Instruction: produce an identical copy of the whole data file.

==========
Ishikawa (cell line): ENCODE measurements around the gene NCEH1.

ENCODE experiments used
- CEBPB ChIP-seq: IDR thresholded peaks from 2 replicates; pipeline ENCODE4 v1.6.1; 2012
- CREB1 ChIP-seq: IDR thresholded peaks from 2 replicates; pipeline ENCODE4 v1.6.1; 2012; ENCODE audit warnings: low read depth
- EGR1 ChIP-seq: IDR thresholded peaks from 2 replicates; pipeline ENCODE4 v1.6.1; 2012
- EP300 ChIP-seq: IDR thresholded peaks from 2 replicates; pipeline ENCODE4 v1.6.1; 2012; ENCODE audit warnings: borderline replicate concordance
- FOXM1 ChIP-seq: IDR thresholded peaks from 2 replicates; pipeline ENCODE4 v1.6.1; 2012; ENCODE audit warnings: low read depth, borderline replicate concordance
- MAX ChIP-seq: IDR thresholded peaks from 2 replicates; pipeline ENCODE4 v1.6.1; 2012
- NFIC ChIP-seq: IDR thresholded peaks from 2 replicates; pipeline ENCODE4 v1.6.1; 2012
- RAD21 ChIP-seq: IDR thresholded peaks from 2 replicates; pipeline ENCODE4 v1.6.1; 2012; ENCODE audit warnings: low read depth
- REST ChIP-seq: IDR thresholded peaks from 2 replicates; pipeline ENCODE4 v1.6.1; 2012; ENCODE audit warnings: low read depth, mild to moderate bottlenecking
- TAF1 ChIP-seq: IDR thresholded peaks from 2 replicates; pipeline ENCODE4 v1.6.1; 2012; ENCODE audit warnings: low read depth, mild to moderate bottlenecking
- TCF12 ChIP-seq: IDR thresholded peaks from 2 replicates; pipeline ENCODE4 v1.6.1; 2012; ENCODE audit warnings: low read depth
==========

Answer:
Ishikawa (cell line): ENCODE measurements around the gene NCEH1.

ENCODE experiments used
- CEBPB ChIP-seq: IDR thresholded peaks from 2 replicates; pipeline ENCODE4 v1.6.1; 2012
- CREB1 ChIP-seq: IDR thresholded peaks from 2 replicates; pipeline ENCODE4 v1.6.1; 2012; ENCODE audit warnings: low read depth
- EGR1 ChIP-seq: IDR thresholded peaks from 2 replicates; pipeline ENCODE4 v1.6.1; 2012
- EP300 ChIP-seq: IDR thresholded peaks from 2 replicates; pipeline ENCODE4 v1.6.1; 2012; ENCODE audit warnings: borderline replicate concordance
- FOXM1 ChIP-seq: IDR thresholded peaks from 2 replicates; pipeline ENCODE4 v1.6.1; 2012; ENCODE audit warnings: low read depth, borderline replicate concordance
- MAX ChIP-seq: IDR thresholded peaks from 2 replicates; pipeline ENCODE4 v1.6.1; 2012
- NFIC ChIP-seq: IDR thresholded peaks from 2 replicates; pipeline ENCODE4 v1.6.1; 2012
- RAD21 ChIP-seq: IDR thresholded peaks from 2 replicates; pipeline ENCODE4 v1.6.1; 2012; ENCODE audit warnings: low read depth
- REST ChIP-seq: IDR thresholded peaks from 2 replicates; pipeline ENCODE4 v1.6.1; 2012; ENCODE audit warnings: low read depth, mild to moderate bottlenecking
- TAF1 ChIP-seq: IDR thresholded peaks from 2 replicates; pipeline ENCODE4 v1.6.1; 2012; ENCODE audit warnings: low read depth, mild to moderate bottlenecking
- TCF12 ChIP-seq: IDR thresholded peaks from 2 replicates; pipeline ENCODE4 v1.6.1; 2012; ENCODE audit warnings: low read depth